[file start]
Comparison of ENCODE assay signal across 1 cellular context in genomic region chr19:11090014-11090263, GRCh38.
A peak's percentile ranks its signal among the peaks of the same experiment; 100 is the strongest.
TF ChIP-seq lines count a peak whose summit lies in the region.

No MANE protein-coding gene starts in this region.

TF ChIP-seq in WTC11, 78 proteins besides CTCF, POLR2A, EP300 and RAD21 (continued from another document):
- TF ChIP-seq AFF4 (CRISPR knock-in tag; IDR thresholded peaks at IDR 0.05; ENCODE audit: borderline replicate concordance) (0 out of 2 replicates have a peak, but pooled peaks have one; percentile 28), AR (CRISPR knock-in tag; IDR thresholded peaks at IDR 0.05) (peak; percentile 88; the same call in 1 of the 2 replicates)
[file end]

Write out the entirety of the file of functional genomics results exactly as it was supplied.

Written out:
Comparison of ENCODE assay signal across 1 cellular context in genomic region chr19:11090014-11090263, GRCh38.
A peak's percentile ranks its signal among the peaks of the same experiment; 100 is the strongest.
TF ChIP-seq lines count a peak whose summit lies in the region.

No MANE protein-coding gene starts in this region.

TF ChIP-seq in WTC11, 78 proteins besides CTCF, POLR2A, EP300 and RAD21 (continued from another document):
- TF ChIP-seq AFF4 (CRISPR knock-in tag; IDR thresholded peaks at IDR 0.05; ENCODE audit: borderline replicate concordance) (0 out of 2 replicates have a peak, but pooled peaks have one; percentile 28), AR (CRISPR knock-in tag; IDR thresholded peaks at IDR 0.05) (peak; percentile 88; the same call in 1 of the 2 replicates)